EC teacher identity - an exploration of recent research

Mon Aug 02 2021 at 04:30 pm to 05:30 pm

J3 Lecture Theatre. The University of Auckland, Faculty of Education | Auckland

Faculty of Education and Social Work, The University of Auckland
Publisher/HostFaculty of Education and Social Work, The University of Auckland
EC teacher identity - an exploration of recent research This Seminar Series is aimed at all who are interested in early childhood education, the early years and in childhood studies.
About this Event

The Early Childhood Seminar Series was founded by Dr Marek Tesar and Dr Maria Cooper in 2013, as an opportunity for researchers, academics, teachers and the wider community to engage with top New Zealand and international academics. The Seminar Series is now proudly supported by the wider ECE team at the University of Auckland.

This Seminar Series is aimed at all who are interested in early childhood education, the early years and in childhood studies. It has created a dynamic space for networking and ongoing discussions across disciplines and institutions. As a research project, the Early Childhood Seminar Series connects researchers and academics in early childhood and childhood studies, to collaborate on diverse projects and publications, and to connect with the wider EC Education and Care sector.


Time: 4.30-5.30pm

Date: Monday 2 August 2021

Where: J2, Epsom Campus, University of Auckland or Online via Livestream

This event is avalible online via livestream or in person with a networking opportunity and refreshments afterward in room H203.

Presenters:

Helen Hedges

Teachers’ interests: Professional knowledge and identity

Where might teachers’ interests be positioned in curriculum and pedagogy? A strong historical commitment to child-centred philosophies and child development theories exists in early childhood education. These have left teachers uncertain as to the contribution teachers’ interests might make to curricular provision and children’s learning. In this presentation, I will argue that teachers might draw on, acknowledge and document their personal interests and related professional knowledge more overtly in curriculum and pedagogy, thereby creating a stronger sense of an identity as a teacher. I will use examples of teacher interests from four qualitative, interpretivist studies I led or co-led, that were partnerships between teachers and researchers. Findings highlight that teacher interests, knowledge and interactions offered rich possibilities for engagement, yet were largely undocumented. These new insights suggest that while children remain foregrounded in curricular considerations teachers can be instigators, inspirers, responders, and extenders of children’s interests, who use their professional knowledge in doing so, forging a stronger identity as a teacher who has critical input into children’s learning.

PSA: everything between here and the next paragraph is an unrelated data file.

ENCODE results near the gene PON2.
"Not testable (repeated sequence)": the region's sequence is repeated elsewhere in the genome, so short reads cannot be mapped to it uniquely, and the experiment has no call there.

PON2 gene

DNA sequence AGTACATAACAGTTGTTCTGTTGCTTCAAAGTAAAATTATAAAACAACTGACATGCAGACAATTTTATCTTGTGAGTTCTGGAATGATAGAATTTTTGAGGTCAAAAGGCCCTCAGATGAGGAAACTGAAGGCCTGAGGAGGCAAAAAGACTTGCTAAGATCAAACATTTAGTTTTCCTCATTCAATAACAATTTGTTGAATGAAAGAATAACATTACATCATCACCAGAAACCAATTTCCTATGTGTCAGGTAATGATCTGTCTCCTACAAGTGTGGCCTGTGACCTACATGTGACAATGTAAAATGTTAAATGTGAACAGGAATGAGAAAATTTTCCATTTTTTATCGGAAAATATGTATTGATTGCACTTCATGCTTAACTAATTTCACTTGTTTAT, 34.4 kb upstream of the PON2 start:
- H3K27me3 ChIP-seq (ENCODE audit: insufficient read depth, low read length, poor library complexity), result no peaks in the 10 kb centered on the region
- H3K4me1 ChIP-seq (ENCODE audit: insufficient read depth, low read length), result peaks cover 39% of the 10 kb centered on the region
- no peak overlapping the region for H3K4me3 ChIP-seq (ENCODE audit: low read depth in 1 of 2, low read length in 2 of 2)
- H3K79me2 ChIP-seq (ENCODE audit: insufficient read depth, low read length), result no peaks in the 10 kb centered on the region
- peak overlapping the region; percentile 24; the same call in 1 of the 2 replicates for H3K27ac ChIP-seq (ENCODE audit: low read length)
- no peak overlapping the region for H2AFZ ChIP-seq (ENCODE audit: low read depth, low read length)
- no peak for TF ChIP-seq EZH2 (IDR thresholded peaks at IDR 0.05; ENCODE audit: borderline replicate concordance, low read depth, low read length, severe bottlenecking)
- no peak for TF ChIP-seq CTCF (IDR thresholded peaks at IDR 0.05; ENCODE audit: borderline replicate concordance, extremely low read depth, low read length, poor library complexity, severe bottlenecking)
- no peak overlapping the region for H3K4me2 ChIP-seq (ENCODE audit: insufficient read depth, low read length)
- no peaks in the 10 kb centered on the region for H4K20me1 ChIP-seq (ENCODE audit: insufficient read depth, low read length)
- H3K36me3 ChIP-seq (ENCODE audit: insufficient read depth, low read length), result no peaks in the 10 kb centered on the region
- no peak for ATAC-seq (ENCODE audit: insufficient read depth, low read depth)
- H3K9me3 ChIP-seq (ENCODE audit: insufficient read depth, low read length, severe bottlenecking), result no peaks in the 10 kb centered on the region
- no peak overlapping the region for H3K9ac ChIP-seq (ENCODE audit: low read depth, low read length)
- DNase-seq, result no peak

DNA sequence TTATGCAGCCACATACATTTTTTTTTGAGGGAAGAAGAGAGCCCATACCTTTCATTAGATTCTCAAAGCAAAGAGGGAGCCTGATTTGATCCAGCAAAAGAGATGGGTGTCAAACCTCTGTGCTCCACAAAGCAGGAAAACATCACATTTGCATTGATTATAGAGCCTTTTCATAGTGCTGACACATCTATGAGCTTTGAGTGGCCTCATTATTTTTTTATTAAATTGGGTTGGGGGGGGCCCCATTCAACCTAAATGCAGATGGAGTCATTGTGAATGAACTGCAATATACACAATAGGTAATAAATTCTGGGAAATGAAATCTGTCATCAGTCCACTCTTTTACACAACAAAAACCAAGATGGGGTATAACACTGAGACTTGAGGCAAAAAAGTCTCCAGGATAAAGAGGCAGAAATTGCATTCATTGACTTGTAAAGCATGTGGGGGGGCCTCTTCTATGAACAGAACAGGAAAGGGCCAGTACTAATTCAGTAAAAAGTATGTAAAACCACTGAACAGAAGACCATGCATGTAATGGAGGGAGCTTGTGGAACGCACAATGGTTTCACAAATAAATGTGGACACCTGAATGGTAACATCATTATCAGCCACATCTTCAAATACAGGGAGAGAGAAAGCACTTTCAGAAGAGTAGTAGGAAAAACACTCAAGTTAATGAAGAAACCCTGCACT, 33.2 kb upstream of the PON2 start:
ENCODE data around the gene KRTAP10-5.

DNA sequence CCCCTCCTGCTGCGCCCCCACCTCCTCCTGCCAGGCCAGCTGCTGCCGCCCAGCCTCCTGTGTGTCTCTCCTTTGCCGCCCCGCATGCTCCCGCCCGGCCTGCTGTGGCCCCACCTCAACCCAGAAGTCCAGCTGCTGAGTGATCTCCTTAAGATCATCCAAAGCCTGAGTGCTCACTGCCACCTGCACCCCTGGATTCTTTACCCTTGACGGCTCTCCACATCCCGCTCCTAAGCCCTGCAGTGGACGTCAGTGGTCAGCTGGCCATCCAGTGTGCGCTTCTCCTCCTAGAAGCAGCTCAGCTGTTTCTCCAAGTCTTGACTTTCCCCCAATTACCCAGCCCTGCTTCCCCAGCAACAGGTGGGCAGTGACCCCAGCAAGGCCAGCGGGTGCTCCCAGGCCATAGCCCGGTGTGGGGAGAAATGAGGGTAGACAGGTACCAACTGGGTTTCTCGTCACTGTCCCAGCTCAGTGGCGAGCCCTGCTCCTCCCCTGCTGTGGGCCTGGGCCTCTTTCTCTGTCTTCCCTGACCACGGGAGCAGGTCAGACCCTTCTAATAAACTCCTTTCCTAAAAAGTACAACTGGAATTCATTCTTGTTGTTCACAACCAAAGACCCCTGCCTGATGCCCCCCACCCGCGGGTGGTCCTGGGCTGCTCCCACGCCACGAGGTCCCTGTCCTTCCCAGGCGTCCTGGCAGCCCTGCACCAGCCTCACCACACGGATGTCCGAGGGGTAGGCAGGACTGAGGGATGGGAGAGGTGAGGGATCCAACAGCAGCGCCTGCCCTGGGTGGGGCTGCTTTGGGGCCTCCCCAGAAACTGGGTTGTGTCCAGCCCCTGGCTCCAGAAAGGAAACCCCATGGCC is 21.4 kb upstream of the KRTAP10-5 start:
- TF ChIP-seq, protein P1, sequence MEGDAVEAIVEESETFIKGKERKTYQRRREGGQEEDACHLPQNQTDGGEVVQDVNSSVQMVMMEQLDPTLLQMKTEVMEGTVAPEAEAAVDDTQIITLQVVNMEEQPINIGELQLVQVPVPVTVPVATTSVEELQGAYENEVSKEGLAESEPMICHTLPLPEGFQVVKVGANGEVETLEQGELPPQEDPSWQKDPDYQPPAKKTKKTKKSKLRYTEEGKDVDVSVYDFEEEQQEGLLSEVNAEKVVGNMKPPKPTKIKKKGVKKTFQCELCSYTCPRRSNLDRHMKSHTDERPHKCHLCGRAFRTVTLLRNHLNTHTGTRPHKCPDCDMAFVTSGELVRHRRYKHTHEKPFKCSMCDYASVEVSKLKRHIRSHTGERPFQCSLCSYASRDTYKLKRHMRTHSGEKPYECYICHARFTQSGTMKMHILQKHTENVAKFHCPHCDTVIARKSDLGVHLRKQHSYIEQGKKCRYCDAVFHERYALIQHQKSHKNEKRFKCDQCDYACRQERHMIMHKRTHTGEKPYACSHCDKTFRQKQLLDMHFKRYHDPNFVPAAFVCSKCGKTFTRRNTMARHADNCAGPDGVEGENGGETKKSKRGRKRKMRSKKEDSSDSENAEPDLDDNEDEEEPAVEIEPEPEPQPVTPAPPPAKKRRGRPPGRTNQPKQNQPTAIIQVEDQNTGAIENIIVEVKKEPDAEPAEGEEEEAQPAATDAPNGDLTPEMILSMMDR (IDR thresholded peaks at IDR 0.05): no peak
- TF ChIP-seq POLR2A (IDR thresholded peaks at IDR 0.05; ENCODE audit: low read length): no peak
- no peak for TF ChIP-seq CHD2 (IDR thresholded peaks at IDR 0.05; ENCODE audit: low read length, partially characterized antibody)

Kiri Gould

Compliance, resistance and entrepreneurship: Teacher identities in a privatised sector

The experience of being an early childhood teacher in Aotearoa includes navigating a complex, diverse and competitive landscape. Private ECEC centres are the biggest employers of qualified ECEC teachers in this country and contribute to 61% of the overall teacher-led provision of ECEC (Education Counts, 2019). The private sector is also highly diverse and underpinned by different priorities, practices and organisational structures. Teachers' experiences in the private sector have not been well attended to in the research, although there has been growing concern about work conditions and teacher wellbeing in the media and the ECEC community (Walters, 2020). This presentation draws on findings from a research project motivated by understanding how teachers' negotiate their identities amid the discourses and practices of the current ECEC landscape. The research included individual interviews with centre managers and owners and focus groups with teachers from across the sector. The findings reveal and problematise the overlapping discourses of the private sector and the constitutive role they play in teacher identities. This presentation highlights the impact of neoliberal discourses, including increasing managerialism, competition and consumer choice on teacher identities, work, and wellbeing and explores the ways in which teachers resist these influences to negotiate identities aligned to philosophies and personal ethics. The findings raise concerns about the inwards-focused constructions of professionalism available to teachers in some ECEC settings and the diminished potential for collective and critical political engagement by teachers in a market-orientated ECEC landscape.


Event Venue & Nearby Stays

J3 Lecture Theatre. The University of Auckland, Faculty of Education, 74 Epsom Ave, Auckland, New Zealand

Tickets

NZD 0.00

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